Cancer’s Achilles Heel and How to Treat It

You’ve heard the expression, “sugar feeds cancer” and that’s true. Cancer depends upon sugar to thrive. But what doctors have discovered is that sugar is also cancer’s Achilles Heel. Taking advantage of the cells’ extreme hunger for sugar is the secret behind the success of Insuline Potentiation Therapy in treating cancer.

PET scans are able to detect cancer by observing sugar uptake. When you drink the liquid you are given prior to the scan that contains a radioactive agent mixed with sugar water, the radioactive agent congregates in cancer cells because these cells gobble up much more sugar than normal cells.

In Insuline Potentiation Therapy (IPT), a small amount of the hormone insulin is administered to trigger a drop in the blood sugar level of the patient. It is this hormone that manages the delivery of glucose across cell membranes into all cells. And because cancer cells have 10-20 times more insulin hormone receptors on their surface than do normal cells, they compete for their preferred food (sugar) more efficiently than do normal cells. When blood sugar levels drop, the cancer cells scramble to open all the cell membranes in order to get the sugar they depend upon to thrive and multiply. That leaves the cancer cells vulnerable to the next attack – the chemo drug.

A Spoonful of Sugar

Julie Andrews was onto something when she sang, “A spoonful of sugar helps the medicine go down.” That concept is behind the success of IPT.

IPT (also known as low dose chemotherapy) is a safer way to aggressively treat cancer. It involves administering a small amount of chemotherapy (1/10th the amount of standard chemotherapy), followed by a small amount of glucose (sugar). The cancer cells, always hungry for sugar, react to the glucose and take in the entire dose of chemotherapy drugs at the same time. In this way, the drugs are able to go directly to the cancer cells, with little chemo leftover to damage healthy cells.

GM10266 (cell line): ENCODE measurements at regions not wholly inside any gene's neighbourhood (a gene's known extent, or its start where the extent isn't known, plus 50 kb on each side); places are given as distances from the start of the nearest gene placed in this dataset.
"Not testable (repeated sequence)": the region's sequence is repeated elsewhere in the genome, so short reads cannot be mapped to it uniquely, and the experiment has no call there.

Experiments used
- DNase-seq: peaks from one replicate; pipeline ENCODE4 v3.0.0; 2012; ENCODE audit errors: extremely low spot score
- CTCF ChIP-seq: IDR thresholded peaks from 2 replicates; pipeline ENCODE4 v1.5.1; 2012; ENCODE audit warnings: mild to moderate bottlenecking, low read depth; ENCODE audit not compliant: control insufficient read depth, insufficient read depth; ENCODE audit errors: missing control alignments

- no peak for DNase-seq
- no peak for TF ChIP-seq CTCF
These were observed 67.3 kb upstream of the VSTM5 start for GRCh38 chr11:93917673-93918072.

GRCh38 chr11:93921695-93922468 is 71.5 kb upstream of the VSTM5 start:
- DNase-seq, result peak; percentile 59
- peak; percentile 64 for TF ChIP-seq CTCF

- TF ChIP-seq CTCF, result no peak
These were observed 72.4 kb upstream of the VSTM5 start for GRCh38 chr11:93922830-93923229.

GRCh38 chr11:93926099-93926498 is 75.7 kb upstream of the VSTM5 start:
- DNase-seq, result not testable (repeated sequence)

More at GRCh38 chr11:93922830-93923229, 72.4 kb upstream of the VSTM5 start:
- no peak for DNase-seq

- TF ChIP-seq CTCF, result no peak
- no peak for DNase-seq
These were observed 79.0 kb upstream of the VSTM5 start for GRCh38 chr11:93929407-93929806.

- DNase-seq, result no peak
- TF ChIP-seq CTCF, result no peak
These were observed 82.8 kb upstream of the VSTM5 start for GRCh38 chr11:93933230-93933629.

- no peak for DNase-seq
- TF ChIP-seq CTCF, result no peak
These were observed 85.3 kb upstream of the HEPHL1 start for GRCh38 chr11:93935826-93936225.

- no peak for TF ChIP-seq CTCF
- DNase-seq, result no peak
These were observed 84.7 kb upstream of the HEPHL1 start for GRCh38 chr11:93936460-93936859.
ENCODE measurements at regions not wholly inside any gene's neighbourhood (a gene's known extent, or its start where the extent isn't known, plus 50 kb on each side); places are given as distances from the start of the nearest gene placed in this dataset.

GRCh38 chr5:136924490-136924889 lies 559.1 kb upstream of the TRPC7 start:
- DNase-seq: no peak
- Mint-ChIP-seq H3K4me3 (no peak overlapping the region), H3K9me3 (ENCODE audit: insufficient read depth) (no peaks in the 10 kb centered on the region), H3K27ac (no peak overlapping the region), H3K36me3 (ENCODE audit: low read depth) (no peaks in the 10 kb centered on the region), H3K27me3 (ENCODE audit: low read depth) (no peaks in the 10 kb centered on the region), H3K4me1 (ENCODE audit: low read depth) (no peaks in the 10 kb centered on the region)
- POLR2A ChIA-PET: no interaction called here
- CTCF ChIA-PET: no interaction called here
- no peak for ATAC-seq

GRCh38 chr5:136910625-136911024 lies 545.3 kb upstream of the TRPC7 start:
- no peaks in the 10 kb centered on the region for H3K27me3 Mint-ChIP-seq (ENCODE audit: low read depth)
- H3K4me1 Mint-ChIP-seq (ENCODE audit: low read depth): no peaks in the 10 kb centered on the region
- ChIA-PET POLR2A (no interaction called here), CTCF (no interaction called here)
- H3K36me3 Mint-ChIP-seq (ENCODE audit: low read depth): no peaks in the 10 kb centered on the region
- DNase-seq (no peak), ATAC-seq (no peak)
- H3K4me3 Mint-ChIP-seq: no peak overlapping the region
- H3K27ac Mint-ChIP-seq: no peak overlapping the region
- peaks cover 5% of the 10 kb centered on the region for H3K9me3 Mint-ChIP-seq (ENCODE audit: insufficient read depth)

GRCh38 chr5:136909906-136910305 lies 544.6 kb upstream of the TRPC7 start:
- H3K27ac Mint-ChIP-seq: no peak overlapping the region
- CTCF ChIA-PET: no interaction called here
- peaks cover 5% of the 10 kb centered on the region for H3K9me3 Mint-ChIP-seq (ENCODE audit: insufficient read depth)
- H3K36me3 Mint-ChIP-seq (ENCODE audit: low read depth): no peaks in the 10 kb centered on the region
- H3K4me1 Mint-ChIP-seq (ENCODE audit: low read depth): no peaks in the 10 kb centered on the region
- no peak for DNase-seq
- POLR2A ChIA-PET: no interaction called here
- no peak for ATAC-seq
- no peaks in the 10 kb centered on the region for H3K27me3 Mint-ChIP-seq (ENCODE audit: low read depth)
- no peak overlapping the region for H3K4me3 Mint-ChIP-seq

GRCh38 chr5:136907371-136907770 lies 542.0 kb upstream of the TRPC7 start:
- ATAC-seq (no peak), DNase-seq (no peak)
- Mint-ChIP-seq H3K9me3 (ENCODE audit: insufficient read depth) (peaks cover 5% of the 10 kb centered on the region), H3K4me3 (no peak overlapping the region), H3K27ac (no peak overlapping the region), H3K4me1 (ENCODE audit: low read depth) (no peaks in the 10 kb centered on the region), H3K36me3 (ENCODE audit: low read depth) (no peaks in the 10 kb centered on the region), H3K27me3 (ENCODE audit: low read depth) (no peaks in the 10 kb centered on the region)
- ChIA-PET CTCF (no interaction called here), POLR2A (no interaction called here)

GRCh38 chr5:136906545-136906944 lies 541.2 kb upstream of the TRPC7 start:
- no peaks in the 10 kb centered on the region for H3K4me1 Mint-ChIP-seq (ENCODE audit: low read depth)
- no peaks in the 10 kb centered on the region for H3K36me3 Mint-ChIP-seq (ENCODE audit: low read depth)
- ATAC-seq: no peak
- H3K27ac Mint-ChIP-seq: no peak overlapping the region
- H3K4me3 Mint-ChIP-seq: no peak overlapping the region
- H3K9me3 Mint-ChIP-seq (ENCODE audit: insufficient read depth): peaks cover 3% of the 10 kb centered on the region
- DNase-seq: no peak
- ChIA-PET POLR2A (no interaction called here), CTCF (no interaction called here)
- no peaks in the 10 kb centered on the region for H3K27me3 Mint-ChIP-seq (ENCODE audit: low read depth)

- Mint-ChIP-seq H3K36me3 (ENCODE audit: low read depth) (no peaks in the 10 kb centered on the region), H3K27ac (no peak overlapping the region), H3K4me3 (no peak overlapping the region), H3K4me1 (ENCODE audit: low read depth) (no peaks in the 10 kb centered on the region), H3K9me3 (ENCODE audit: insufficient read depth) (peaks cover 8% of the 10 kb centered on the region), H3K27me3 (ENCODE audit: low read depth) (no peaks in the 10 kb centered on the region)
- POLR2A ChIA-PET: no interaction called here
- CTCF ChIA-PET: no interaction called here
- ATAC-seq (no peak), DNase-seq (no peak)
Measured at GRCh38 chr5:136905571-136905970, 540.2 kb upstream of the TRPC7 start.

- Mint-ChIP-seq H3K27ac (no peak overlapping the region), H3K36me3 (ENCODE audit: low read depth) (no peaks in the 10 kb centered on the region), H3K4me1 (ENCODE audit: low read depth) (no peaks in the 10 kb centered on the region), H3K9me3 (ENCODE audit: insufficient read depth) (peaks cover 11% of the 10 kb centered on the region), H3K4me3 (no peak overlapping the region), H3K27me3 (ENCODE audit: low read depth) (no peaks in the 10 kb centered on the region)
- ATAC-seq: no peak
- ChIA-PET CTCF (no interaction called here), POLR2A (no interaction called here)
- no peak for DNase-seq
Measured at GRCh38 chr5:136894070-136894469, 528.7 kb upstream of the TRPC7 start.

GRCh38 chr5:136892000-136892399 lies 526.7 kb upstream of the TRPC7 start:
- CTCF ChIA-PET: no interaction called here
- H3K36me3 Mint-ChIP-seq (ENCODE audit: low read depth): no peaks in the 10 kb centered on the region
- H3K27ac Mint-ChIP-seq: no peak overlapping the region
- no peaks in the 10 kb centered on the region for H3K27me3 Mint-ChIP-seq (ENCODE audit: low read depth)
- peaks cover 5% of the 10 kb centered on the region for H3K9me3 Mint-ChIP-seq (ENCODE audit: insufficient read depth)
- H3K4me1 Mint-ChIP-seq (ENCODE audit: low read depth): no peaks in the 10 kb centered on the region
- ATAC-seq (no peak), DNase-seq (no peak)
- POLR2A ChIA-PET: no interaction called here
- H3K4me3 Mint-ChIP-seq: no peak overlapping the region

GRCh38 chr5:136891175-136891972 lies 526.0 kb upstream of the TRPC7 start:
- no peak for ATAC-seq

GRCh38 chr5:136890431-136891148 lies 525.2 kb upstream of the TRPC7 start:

It is in stark contrast to standard chemotherapy in which patients are given large doses of drugs in order that enough will be absorbed by the cells to kill the cancer – a shotgun treatment approach. Standard chemotherapy does not target cancer cells like IPT does. Massive dosages of these powerful chemo drugs are absorbed by healthy cells where they cause a violent toxic reaction and the unpleasant side effects that are well known by cancer patients who receive this form of treatment. Patients treated with IPT, however, experience almost none of the nausea, hair loss, and liver damage common in standard chemotherapy because the dose is so low.

Dr. Donato Perez Garcia, Sr., developed the treatment in the 1930s at his clinic in Mexico City. The first cancer patient (breast cancer) to be treated with IPT occurred in 1946 and survived, cancer-free, for another 30 years. Dr. Garcia’s grandson is carrying on the tradition at his clinic in Mexico. Read more about his work at this link:

Dr. Frank George, Medical Director of Euromed Integrative Medicine, was the first osteopathic physician in the U.S. to be trained in IPT. For more information, check out Euromed Integrative Medical Specialists at this link:

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